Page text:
7850 July 8 draft

August 13 Ch. 7850 comparison

Send Comments to:

  • kate.kahlert@state.mn.us
  • and/or post to the Rulemaking Docket.  To do that go HERE to the eDocket Filing Page, register if you’re not registered (it’s easy and almost instant), and post to Docket 12-1246.

It’s highly likely that the LAST meeting of the PUC’s Rulemaking Advisory Committee will be September 24, 2014 (9:30 a.m. at the PUC, in the basement).

A few things that need work:

  • Ch. 7849 & 7850: Need language mirroring statutory language regarding testimony by members of the public UNDER OATH (ALJs have refused to offer people opportunity to testify under oath, and PUC has stated that it makes a difference, “but were those statements made under oath” and if not, less weight.
  • Ch. 7849: Advisory Task Forces need language of statute, and membership not limited to “local units of government.”
  • Ch. 7849 & 7850: Transcripts available online — need to address this in rules and reporter contracts.
  • Ch. 7849: Scoping and Alternatives — compare with Ch. 7850.  Similar process?
  • Ch. 7849.1450: When is it Commerce EER & DER
  • Ch. 7849 & 7850 – timing should be similar for completeness review, etc.
  • Ch. 7850: Public Meeting separate from Scoping Meeting (Public Meeting is to disseminate information, Scoping Meeting is for intake).
  • Ch. 7850: Power Plant Siting Act includes “Buy the Farm.”  Need rules regarding Buy the Farm.

Now is the time to review the drafts, above, and send in Comments.  There may be, I hope there are, revisions released prior to the next meeting, but usually it happens just before, and there’s no time.  So here’s where we are now, and Comments would be helpful.

PSEG wants out of its reactive power requirement for its Artificial Island Salem-Hope Creek generators, to get “maximum generation” and wants to build transmission to enable that plan.  Reactive power stabilizes the system, and there’s no reason to exempt PSEG from that requirement.  None!  And that is certainly no reason to build transmission.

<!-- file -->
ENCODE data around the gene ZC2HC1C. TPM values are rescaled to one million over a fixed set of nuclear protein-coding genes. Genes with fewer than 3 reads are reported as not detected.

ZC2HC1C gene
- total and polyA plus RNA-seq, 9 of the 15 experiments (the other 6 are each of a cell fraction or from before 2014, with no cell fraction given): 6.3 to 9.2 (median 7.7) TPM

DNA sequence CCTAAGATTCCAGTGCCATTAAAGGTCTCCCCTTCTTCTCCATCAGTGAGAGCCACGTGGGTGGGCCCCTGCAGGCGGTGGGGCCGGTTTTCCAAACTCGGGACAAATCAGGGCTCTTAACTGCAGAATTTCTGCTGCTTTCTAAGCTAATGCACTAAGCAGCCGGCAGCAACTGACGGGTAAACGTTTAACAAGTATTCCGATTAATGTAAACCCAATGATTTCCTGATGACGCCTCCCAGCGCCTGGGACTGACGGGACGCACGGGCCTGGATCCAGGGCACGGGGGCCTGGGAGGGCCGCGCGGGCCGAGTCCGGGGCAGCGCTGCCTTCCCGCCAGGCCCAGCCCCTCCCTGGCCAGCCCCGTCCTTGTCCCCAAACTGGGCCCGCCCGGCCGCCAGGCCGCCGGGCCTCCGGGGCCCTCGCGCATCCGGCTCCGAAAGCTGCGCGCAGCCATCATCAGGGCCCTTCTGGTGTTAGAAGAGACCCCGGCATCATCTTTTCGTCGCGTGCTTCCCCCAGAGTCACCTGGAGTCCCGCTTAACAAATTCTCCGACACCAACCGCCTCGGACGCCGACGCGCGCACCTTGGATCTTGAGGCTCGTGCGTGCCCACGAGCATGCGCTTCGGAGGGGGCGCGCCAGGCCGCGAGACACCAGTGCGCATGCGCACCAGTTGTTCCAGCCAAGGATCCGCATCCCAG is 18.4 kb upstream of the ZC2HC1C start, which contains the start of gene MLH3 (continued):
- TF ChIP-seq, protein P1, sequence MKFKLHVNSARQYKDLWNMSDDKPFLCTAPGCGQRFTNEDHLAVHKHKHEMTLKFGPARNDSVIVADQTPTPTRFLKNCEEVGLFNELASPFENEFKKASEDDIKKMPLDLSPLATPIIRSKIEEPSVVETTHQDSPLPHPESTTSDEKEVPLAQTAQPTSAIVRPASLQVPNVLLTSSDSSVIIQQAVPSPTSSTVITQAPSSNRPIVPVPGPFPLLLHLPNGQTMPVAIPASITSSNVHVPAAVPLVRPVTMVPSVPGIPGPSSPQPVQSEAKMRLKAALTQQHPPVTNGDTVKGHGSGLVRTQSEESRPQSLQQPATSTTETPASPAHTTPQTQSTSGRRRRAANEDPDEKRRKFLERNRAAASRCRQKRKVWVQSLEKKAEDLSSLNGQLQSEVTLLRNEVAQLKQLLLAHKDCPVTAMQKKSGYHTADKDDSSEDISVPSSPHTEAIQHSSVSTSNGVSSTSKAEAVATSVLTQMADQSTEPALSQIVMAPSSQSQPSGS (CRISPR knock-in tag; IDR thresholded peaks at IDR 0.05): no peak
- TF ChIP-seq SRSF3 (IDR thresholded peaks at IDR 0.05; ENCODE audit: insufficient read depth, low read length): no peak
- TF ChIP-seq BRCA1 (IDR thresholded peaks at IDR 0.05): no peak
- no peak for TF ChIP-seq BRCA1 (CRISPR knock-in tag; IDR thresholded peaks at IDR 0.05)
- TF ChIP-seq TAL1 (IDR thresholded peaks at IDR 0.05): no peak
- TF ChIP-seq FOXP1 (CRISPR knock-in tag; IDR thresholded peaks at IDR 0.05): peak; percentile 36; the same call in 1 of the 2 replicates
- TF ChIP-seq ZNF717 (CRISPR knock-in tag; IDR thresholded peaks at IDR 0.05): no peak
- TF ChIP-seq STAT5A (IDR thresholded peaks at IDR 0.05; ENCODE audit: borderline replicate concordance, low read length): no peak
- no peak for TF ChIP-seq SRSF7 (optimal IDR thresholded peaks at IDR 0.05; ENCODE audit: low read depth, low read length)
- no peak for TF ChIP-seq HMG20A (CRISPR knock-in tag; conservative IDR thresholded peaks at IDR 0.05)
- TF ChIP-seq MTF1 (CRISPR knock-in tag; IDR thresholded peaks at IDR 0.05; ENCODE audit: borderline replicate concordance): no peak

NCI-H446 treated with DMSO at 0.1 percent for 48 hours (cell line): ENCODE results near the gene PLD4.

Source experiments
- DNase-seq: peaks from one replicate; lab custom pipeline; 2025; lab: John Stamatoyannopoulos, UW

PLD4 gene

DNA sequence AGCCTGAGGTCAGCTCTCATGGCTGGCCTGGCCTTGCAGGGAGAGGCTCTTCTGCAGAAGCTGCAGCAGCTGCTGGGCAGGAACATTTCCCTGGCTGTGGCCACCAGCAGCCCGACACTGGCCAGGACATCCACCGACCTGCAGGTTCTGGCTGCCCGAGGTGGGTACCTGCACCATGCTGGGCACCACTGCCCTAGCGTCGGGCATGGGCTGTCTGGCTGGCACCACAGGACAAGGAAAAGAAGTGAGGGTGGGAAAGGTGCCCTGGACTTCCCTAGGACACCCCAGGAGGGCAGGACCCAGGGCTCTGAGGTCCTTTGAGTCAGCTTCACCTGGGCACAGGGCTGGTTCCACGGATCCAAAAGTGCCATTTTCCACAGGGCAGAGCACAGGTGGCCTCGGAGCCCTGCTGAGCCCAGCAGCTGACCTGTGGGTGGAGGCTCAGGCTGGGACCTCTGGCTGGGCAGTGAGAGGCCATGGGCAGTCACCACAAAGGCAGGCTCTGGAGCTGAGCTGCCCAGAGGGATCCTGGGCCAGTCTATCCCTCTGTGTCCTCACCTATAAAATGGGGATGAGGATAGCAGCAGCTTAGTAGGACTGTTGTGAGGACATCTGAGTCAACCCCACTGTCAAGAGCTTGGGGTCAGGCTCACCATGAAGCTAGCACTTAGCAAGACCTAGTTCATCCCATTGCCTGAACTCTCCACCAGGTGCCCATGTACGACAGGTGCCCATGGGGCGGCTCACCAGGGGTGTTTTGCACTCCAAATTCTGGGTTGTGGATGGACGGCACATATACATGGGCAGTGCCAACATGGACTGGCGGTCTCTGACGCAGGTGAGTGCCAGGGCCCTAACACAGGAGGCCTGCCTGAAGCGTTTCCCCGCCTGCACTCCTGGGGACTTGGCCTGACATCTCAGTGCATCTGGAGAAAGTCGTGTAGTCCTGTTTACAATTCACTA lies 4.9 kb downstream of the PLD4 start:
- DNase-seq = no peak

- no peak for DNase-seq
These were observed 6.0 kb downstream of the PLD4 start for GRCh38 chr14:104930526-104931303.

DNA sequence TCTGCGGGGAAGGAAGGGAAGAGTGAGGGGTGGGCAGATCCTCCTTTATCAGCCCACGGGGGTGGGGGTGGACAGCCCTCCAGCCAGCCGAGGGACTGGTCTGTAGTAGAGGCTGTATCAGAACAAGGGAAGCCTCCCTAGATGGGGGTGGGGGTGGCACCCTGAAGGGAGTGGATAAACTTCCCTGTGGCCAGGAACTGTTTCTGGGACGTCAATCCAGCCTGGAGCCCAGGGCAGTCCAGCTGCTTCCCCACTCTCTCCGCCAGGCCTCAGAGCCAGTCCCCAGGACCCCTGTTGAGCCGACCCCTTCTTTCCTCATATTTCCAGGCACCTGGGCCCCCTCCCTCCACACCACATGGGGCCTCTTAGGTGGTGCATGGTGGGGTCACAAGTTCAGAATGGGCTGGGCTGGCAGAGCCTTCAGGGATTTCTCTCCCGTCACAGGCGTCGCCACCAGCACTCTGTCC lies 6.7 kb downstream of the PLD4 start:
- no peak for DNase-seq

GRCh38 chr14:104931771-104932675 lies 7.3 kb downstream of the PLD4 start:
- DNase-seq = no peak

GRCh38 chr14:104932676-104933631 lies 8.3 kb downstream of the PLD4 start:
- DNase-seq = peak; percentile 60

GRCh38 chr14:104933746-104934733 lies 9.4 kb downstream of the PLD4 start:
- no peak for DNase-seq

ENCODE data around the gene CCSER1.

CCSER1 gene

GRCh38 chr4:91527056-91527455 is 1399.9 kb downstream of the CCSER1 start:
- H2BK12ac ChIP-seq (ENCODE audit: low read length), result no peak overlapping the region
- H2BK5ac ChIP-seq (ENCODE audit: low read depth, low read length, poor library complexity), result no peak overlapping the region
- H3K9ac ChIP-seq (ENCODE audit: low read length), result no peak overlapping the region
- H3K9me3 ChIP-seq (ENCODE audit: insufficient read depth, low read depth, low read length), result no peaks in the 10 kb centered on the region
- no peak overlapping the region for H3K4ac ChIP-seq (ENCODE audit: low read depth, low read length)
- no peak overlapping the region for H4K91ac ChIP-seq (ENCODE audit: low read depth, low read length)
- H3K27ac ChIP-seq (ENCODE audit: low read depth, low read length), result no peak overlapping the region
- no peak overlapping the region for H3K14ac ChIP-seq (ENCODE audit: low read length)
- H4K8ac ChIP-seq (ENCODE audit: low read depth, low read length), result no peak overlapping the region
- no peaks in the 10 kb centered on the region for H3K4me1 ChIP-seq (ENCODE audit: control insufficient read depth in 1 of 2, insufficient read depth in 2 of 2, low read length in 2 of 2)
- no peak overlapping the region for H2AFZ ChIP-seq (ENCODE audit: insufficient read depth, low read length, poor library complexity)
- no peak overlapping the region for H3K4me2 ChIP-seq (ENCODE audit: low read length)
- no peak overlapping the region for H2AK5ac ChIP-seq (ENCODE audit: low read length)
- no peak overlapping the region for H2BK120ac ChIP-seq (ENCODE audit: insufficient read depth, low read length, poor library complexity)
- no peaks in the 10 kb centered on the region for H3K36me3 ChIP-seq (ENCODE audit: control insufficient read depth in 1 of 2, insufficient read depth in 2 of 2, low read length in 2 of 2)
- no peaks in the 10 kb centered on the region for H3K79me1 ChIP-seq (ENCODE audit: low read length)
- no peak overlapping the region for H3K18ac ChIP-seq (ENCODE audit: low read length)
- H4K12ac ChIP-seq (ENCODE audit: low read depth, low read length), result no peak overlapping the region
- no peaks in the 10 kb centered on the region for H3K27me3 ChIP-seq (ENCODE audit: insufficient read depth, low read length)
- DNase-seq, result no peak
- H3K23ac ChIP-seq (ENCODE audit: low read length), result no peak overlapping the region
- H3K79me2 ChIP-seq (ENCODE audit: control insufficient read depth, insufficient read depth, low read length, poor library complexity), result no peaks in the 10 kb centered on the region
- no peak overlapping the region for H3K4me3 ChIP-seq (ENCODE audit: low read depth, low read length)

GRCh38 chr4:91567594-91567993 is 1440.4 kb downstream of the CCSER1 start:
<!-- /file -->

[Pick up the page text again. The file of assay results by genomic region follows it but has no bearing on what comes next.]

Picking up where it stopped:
Our other home is in Delaware, Port Penn, to be precise, and I’ve just learned that even though the MAPP transmission project is dead, dead, dead, they’ve kept its heart alive, and are proposing to run a transmission line from Salem/Hope Creek across the Delaware Bay to Delaware City. An “Artifical Island – Red Lion” (AI-RL) transmission line.  Great…

Here’s the map.  Note that they don’t show the existing “Artificial Island-Red Lion” transmission line on this map — is this to use the same route, different, and why isn’t it shown on any of the maps?

Map-ProtectedAreas

Why is this needed?

Redacted Artificial Island Problem Statement

It’s not a need, it’s a want.

The idea of the project was to allow the three nuclear power units to generate the most power possible, and to simplify transmission operations, said Ray Dotter, PJM spokesman.